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Cheerygroove Records


by Findlay Napier

  • Streaming + Download

    Pre-order of Glasgow. The moment the album is released you’ll get unlimited streaming via the free Bandcamp app, plus a high-quality download in MP3, FLAC and more.
    releases October 13, 2017

      £8 GBP  or more


  • Compact Disc (CD)

    Findlay Napier's'Glasgow' album. CD in triple gatefold case . Includes 12 page booklet with lyrics and information for each song.

    Includes digital pre-order of Glasgow. The moment the album is released you’ll get unlimited streaming via the free Bandcamp app, plus a high-quality download in MP3, FLAC and more.
    shipping out on or around October 13, 2017

      £12 GBP or more 


Young Goths in the Necropolis
Wire Burners
St Anthony's Digging a Hole
Cod Liver Oil and the Orange Juice
A Walk Across the Rooftops
There's More to Building Ships
The Locarno, Sauchiehall Street 1928
King Kong’s Visit to Glasgow
The Blue Lagoon


In 1997 I moved from the banks of the River Spey to the fourteenth floor of the Red Road Flats in Springburn. I was born in Glasgow and had visited the city periodically over the years, the Garden Festival in ‘89 and City of Culture in ‘90 being particular highlights. I remember the buildings being black. I remember being jostled by the people on Buchanan Street. I remember the sound and the shoogle of the Clockwork Orange. I remember the people and their patter. I remember it like the first time I watched Blade Runner. I remember it like the first time I saw Billy Connolly.

Mostly I witnessed Glasgow from afar. On the telly it was a place full of humour: Francie & Josie, Naked Video and Rab C. Nesbitt. Taggart, bookended with Maggie Bell’s ‘No Mean City, was Glasgow’s darker side.

I heard the music, I even sang some of the songs; street songs, folk songs, mimicking Frankie Miller’s Tennent’s selling growl or howling along to City to City on long car journeys north. Yet I was so out of touch with the city’s music I didn’t know that Del Amitri bloke with the leather trousers off the telly was from Glasgow. Rab Noakes’ Standing Up introduced me to The Blue Nile and Michael Marra. I came round to The Bard of Dundee very quickly but I confess it was years before I understood the wonder of those four immaculate albums by The Blue Nile.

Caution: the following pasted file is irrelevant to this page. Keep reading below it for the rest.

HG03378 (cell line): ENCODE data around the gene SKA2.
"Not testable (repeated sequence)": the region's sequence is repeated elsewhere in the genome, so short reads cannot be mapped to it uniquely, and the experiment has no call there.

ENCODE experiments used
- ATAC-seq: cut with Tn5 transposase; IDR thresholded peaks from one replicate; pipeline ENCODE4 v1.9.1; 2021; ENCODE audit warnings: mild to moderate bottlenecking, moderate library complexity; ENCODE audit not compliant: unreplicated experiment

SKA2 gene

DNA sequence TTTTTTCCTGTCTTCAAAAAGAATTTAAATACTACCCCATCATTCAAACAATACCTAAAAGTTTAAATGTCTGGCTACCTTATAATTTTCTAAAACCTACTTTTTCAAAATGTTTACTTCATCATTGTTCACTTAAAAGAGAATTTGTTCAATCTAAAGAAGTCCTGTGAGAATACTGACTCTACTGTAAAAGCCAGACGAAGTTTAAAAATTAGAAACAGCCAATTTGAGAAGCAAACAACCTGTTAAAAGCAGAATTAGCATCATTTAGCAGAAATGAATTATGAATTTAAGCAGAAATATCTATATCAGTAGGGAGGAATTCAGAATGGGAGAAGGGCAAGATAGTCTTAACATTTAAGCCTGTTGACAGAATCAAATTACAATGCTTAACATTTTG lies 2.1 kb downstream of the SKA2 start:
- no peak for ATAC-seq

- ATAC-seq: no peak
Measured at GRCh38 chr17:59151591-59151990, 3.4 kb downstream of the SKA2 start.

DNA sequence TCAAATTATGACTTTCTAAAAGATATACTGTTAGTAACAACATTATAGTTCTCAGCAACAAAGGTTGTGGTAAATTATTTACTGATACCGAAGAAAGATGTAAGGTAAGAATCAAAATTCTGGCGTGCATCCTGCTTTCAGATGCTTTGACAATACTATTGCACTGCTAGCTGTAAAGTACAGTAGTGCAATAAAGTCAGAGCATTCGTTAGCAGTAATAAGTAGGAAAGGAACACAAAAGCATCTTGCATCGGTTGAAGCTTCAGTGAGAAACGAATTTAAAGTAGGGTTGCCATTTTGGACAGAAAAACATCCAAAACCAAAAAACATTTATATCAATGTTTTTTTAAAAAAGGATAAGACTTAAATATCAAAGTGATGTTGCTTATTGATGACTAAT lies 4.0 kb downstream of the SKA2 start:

By ‘97 Glasgow was undergoing a kind of spring cleaning for the forthcoming City of Architecture. It was the gleaming champagne and red sandstone promised land. I was seventeen and about to enroll on the first ever BA in Scottish Music at the RSAMD. ‘Jock Hawk’s Adventures in Glasgow’ would be a good soundtrack for the next few years of my life in Glasgow, that or ‘Erin Go Bragh,’ a clueless country bumpkin falling in every pitfall the big smoke had to offer.

After graduation it never occurred to me to leave Glasgow. It became my home. I’ve been here for almost exactly twenty-one years to the release date of this album. I’ve lived all over the place, mostly in Dennistoun and Haghill, a year on North Street (above The Bon Accord), a year in Bridgeton, some time in Cathcart and I am now settled in Pollokshields. First I was staying here, then I was living here, now this is my home.

This album is for Glasgow and for the fantastic people I’ve met; unique formidable characters like Big Jim McKenna who told me before walking on stage one night that, “No-one wants to hear you singing your own fuckin* songs. Your sad fuckin songs about your boring fuckin life. They want to hear something they know. Maybe something about their home. Mix them up a bit.” He liked my songs though. He told me when I came off stage. He said I should learn that Hamish Imlach song. I fuckin did.

*In Glasgow swearing is considered a form of audible punctuation


releases October 13, 2017

Findlay Napier- Guitar, Vocals
Boo Hewerdine- High Strung Guitar, Piano
Donna Maciocia- Backing Vocals

Produced by Boo Hewerdine
Executive Producers Jennifer Haase and Peter Napier

Recorded by Chris Pepper at Motherlode Studio, Norfolk
Foley Recorded by Findlay Napier, Alasdair Pettinger, Stephen Quigley and Andy Gardner
Mixed by Chris Pepper at Saltwell Studio
Mastered by Paul Savage at Chem 19
Design by Martin Rowsell at Simply Marvellous Music
Cover Photo by Raymond Depardon, Magnum Photography
All other photos by Richard Crawford, Precious Productions

Findlay Napier plays a customised Moon 0003 guitar fitted with a Vanden Mimesis Kudos Blend pickup.

Gillian & Lucy Napier, Peter & Marie-Louise Napier, Boo & Audrey Hewerdine, Seonaid & Mark Daly, Donna Maciocia, Ben Adey, Chris Pepper, Emma Pollock, Sue Wilson, Julia Doogan, Karine Polwart, Eddi Reader, John Douglas, Celtic Connections, Rab Noakes, Martin Hadden, Euan Burton, Iain Thompson, Iain Sloan, Hamish Napier, Siobhan Miller, Louis Abbott, Kirsty ‘Cafe’ Fitzgerald, Bella Hardy, all at Moon Guitars, Simon Thoumire, Alice Marra, Chris Sherburn, Gail Cooke, Adam McNaughton, Eric Grant, Anne Neilson, Richey Carey, Jim & Maxine Soars, Roddy Hart, Ruth Hoffmann and finally all the folks on Facebook who suggested Glasgow songs. I always forget someone important. If I have forgotten you please write your name in this gap...

Thanks to all who contributed to the Glasgow album Kickstarter. Special honorable mentions to Alan Ritson, Robert Rhead, Gerry Weir, Mike Rawlins, Mike & Kirsty Shilson, Ken & Lizzie Hare and Neil Sutherland.

Findlay Napier plays a customised Moon 0003 guitar fitted with a Vanden Mimesis Kudos Blend pickup.



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